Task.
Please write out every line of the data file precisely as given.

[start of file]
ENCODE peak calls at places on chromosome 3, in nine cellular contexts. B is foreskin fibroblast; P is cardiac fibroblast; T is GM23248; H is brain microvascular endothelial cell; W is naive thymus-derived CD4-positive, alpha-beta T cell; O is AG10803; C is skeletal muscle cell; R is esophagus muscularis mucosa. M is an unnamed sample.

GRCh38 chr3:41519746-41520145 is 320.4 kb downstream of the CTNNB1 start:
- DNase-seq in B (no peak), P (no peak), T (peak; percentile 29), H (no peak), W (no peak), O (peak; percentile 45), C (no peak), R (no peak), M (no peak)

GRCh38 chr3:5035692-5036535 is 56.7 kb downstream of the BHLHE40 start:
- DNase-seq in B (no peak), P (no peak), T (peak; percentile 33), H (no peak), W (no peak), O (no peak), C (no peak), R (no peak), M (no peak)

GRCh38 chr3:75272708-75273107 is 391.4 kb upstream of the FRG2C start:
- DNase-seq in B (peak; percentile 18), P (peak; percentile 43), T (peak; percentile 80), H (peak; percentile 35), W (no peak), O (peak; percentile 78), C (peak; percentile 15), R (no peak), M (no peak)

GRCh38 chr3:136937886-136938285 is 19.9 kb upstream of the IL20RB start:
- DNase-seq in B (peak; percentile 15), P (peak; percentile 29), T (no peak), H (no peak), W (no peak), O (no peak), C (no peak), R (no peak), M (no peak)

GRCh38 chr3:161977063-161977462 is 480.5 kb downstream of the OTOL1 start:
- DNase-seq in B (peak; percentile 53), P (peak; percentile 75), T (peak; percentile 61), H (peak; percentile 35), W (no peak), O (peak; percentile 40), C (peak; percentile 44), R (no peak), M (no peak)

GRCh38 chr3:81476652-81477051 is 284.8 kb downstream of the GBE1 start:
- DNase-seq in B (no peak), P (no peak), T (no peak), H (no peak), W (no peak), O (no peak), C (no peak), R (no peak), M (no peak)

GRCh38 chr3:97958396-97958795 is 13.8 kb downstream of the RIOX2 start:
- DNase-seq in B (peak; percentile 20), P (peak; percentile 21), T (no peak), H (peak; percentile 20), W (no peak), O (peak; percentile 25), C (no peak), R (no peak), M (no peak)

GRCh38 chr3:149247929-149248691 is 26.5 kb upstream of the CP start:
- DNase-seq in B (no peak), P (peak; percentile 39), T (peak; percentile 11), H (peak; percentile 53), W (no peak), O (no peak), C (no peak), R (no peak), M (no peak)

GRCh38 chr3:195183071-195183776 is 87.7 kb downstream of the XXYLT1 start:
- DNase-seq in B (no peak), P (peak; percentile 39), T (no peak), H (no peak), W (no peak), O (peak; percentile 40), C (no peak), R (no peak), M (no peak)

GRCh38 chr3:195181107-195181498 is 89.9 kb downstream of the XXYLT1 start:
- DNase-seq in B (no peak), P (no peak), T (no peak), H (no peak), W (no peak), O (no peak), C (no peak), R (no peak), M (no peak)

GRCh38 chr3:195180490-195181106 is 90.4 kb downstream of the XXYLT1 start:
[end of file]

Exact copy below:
ENCODE peak calls at places on chromosome 3, in nine cellular contexts. B is foreskin fibroblast; P is cardiac fibroblast; T is GM23248; H is brain microvascular endothelial cell; W is naive thymus-derived CD4-positive, alpha-beta T cell; O is AG10803; C is skeletal muscle cell; R is esophagus muscularis mucosa. M is an unnamed sample.

GRCh38 chr3:41519746-41520145 is 320.4 kb downstream of the CTNNB1 start:
- DNase-seq in B (no peak), P (no peak), T (peak; percentile 29), H (no peak), W (no peak), O (peak; percentile 45), C (no peak), R (no peak), M (no peak)

GRCh38 chr3:5035692-5036535 is 56.7 kb downstream of the BHLHE40 start:
- DNase-seq in B (no peak), P (no peak), T (peak; percentile 33), H (no peak), W (no peak), O (no peak), C (no peak), R (no peak), M (no peak)

GRCh38 chr3:75272708-75273107 is 391.4 kb upstream of the FRG2C start:
- DNase-seq in B (peak; percentile 18), P (peak; percentile 43), T (peak; percentile 80), H (peak; percentile 35), W (no peak), O (peak; percentile 78), C (peak; percentile 15), R (no peak), M (no peak)

GRCh38 chr3:136937886-136938285 is 19.9 kb upstream of the IL20RB start:
- DNase-seq in B (peak; percentile 15), P (peak; percentile 29), T (no peak), H (no peak), W (no peak), O (no peak), C (no peak), R (no peak), M (no peak)

GRCh38 chr3:161977063-161977462 is 480.5 kb downstream of the OTOL1 start:
- DNase-seq in B (peak; percentile 53), P (peak; percentile 75), T (peak; percentile 61), H (peak; percentile 35), W (no peak), O (peak; percentile 40), C (peak; percentile 44), R (no peak), M (no peak)

GRCh38 chr3:81476652-81477051 is 284.8 kb downstream of the GBE1 start:
- DNase-seq in B (no peak), P (no peak), T (no peak), H (no peak), W (no peak), O (no peak), C (no peak), R (no peak), M (no peak)

GRCh38 chr3:97958396-97958795 is 13.8 kb downstream of the RIOX2 start:
- DNase-seq in B (peak; percentile 20), P (peak; percentile 21), T (no peak), H (peak; percentile 20), W (no peak), O (peak; percentile 25), C (no peak), R (no peak), M (no peak)

GRCh38 chr3:149247929-149248691 is 26.5 kb upstream of the CP start:
- DNase-seq in B (no peak), P (peak; percentile 39), T (peak; percentile 11), H (peak; percentile 53), W (no peak), O (no peak), C (no peak), R (no peak), M (no peak)

GRCh38 chr3:195183071-195183776 is 87.7 kb downstream of the XXYLT1 start:
- DNase-seq in B (no peak), P (peak; percentile 39), T (no peak), H (no peak), W (no peak), O (peak; percentile 40), C (no peak), R (no peak), M (no peak)

GRCh38 chr3:195181107-195181498 is 89.9 kb downstream of the XXYLT1 start:
- DNase-seq in B (no peak), P (no peak), T (no peak), H (no peak), W (no peak), O (no peak), C (no peak), R (no peak), M (no peak)

GRCh38 chr3:195180490-195181106 is 90.4 kb downstream of the XXYLT1 start: